What do you currently do?
I am beginning an M.A. in Global Governance, Politics, and Security at American University in Washington D.C. Prior to that, I was a Signals Intelligence Analyst and sergeant with the United States Army.
How do you see the connection between the time you spent as a Politics/IR major and what you’ve been able to do since?
My time spent as a politics/I.R. major at Ursinus provided me with an incredibly versatile set of tools that I was able to apply both professionally in the field of intelligence and now academically as a student once again. The professors in the politics/IR department consistently encouraged us to examine causes of and solutions to problems in the IR sphere and to evaluate each other’s opinions critically and impartially. In addition, the open forums of most classes allowed other students and sometimes professors to question and challenge our stances which required us to be prepared to defend our conclusions and train of thought in a clear and concise manner. This practice connected directly to being an effective intelligence analyst with the US Army. A good analyst needs to be able to process a tremendous amount of information, decide which pieces are most valuable, draw informed conclusions, and then be able to defend that conclusion from informed criticism. All of these were skills practiced at Ursinus and the politics department in particular. Another lesson drawn from Ursinus for my work in intel is acknowledging flaws or mistakes in your own conclusions. A group of people may all get the same set of information for a scenario and each individual may draw a different conclusion. The dialogue encouraged at Ursinus particularly in the politics department, made me acutely aware that often others conclusions, or a combination of others, are correct and therefore more capable of learning from those around me.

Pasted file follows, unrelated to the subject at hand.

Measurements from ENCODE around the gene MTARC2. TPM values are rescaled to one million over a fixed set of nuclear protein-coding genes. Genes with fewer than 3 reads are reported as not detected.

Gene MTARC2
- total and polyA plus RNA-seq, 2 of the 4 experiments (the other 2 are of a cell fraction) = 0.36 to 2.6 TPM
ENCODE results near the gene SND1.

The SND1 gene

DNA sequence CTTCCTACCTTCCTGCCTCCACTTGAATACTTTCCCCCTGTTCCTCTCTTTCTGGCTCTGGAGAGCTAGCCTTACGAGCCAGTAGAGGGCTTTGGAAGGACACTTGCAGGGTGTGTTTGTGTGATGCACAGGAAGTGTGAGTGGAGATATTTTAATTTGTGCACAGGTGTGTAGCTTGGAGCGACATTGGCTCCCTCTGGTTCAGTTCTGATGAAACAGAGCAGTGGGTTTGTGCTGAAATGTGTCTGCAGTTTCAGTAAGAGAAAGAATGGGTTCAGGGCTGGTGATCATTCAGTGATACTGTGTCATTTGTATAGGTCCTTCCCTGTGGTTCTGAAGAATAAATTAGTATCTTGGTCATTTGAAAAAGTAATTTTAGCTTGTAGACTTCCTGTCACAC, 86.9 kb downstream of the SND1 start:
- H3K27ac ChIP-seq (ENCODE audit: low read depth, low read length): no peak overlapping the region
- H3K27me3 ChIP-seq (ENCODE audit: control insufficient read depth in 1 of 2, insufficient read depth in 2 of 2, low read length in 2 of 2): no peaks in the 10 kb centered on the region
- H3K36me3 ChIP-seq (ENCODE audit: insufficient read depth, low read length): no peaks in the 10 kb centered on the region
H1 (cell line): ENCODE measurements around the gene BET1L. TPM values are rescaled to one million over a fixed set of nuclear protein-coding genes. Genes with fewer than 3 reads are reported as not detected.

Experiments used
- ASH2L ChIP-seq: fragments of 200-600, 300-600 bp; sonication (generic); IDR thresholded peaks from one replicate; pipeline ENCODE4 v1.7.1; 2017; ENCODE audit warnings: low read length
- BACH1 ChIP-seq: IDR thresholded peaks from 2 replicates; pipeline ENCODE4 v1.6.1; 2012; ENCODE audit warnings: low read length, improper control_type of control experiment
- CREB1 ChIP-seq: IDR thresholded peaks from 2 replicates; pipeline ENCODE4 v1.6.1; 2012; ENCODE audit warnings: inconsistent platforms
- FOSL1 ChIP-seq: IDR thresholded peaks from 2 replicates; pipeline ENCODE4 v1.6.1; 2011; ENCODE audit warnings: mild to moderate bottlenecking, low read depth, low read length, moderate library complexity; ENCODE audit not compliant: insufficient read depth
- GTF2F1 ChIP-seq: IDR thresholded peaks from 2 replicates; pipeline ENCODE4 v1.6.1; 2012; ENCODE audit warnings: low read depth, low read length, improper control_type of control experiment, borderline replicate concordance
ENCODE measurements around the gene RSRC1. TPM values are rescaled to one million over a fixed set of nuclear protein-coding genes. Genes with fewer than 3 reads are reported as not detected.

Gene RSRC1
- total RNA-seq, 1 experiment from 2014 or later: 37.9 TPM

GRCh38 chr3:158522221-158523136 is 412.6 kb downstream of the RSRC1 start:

What advice do you have for students currently majoring in, or considering to major in Politics or IR?
Engage as much as possible in classes and with professors. There is so much more opportunity to learn if you make your voice heard while also listening to those around you. The level of discourse in the classrooms of Ursinus, particularly in the politics department, is rare and valuable. In addition, I highly recommend studying abroad if possible, altering your perspective always provides new insight and one of the most effective ways to do that is to put yourself in a different nation and/or culture’s shoes.